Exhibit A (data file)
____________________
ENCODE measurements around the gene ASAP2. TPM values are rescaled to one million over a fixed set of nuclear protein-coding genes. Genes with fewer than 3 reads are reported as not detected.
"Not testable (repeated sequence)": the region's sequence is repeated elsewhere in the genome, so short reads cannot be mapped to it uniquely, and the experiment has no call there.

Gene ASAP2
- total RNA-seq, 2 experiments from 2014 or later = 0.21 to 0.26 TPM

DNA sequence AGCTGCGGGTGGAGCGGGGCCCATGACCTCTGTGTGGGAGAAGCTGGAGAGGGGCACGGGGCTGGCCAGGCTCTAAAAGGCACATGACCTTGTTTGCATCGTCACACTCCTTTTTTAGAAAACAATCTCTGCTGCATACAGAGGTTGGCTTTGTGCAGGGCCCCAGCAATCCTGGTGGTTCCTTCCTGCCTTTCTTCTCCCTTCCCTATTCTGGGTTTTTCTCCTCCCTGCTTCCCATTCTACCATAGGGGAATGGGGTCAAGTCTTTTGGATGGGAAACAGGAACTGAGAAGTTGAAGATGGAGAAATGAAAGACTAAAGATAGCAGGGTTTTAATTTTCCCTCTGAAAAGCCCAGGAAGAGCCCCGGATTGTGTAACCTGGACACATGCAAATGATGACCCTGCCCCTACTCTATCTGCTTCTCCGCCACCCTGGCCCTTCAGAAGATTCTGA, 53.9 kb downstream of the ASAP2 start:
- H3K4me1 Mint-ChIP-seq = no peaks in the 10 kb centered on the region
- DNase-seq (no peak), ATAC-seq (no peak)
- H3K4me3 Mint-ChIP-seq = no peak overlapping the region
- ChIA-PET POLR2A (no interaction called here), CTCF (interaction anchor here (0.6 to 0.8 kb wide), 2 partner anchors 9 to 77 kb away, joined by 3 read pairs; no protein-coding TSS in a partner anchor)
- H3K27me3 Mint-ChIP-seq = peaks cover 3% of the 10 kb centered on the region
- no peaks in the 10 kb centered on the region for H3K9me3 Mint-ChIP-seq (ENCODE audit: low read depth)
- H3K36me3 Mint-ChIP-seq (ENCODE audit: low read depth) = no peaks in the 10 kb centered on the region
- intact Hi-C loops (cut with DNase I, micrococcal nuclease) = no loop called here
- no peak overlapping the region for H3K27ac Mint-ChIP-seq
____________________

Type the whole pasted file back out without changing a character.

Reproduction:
ENCODE measurements around the gene ASAP2. TPM values are rescaled to one million over a fixed set of nuclear protein-coding genes. Genes with fewer than 3 reads are reported as not detected.
"Not testable (repeated sequence)": the region's sequence is repeated elsewhere in the genome, so short reads cannot be mapped to it uniquely, and the experiment has no call there.

Gene ASAP2
- total RNA-seq, 2 experiments from 2014 or later = 0.21 to 0.26 TPM

DNA sequence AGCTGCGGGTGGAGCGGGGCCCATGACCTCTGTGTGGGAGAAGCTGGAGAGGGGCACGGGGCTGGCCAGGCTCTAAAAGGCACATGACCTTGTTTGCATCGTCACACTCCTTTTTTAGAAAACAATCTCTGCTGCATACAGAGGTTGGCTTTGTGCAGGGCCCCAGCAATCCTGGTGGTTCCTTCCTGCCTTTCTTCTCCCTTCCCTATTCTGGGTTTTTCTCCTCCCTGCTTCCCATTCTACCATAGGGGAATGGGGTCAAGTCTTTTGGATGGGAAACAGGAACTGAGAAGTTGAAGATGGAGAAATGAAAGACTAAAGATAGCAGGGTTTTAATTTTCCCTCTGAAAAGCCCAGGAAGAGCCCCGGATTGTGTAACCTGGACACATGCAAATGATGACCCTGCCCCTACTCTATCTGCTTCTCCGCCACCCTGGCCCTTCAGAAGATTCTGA, 53.9 kb downstream of the ASAP2 start:
- H3K4me1 Mint-ChIP-seq = no peaks in the 10 kb centered on the region
- DNase-seq (no peak), ATAC-seq (no peak)
- H3K4me3 Mint-ChIP-seq = no peak overlapping the region
- ChIA-PET POLR2A (no interaction called here), CTCF (interaction anchor here (0.6 to 0.8 kb wide), 2 partner anchors 9 to 77 kb away, joined by 3 read pairs; no protein-coding TSS in a partner anchor)
- H3K27me3 Mint-ChIP-seq = peaks cover 3% of the 10 kb centered on the region
- no peaks in the 10 kb centered on the region for H3K9me3 Mint-ChIP-seq (ENCODE audit: low read depth)
- H3K36me3 Mint-ChIP-seq (ENCODE audit: low read depth) = no peaks in the 10 kb centered on the region
- intact Hi-C loops (cut with DNase I, micrococcal nuclease) = no loop called here
- no peak overlapping the region for H3K27ac Mint-ChIP-seq